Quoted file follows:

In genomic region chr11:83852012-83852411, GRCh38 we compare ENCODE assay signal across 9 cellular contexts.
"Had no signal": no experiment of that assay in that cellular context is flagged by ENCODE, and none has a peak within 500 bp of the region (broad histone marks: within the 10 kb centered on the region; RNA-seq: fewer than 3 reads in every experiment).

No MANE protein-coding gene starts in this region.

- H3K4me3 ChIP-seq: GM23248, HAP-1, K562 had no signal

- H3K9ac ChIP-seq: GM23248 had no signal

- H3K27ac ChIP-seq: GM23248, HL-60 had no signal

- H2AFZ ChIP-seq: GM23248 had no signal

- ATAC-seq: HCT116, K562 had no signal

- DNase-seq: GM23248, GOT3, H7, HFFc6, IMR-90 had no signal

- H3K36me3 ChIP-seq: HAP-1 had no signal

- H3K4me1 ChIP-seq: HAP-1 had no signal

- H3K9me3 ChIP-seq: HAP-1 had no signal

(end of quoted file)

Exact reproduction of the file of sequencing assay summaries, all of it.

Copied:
In genomic region chr11:83852012-83852411, GRCh38 we compare ENCODE assay signal across 9 cellular contexts.
"Had no signal": no experiment of that assay in that cellular context is flagged by ENCODE, and none has a peak within 500 bp of the region (broad histone marks: within the 10 kb centered on the region; RNA-seq: fewer than 3 reads in every experiment).

No MANE protein-coding gene starts in this region.

- H3K4me3 ChIP-seq: GM23248, HAP-1, K562 had no signal

- H3K9ac ChIP-seq: GM23248 had no signal

- H3K27ac ChIP-seq: GM23248, HL-60 had no signal

- H2AFZ ChIP-seq: GM23248 had no signal

- ATAC-seq: HCT116, K562 had no signal

- DNase-seq: GM23248, GOT3, H7, HFFc6, IMR-90 had no signal

- H3K36me3 ChIP-seq: HAP-1 had no signal

- H3K4me1 ChIP-seq: HAP-1 had no signal

- H3K9me3 ChIP-seq: HAP-1 had no signal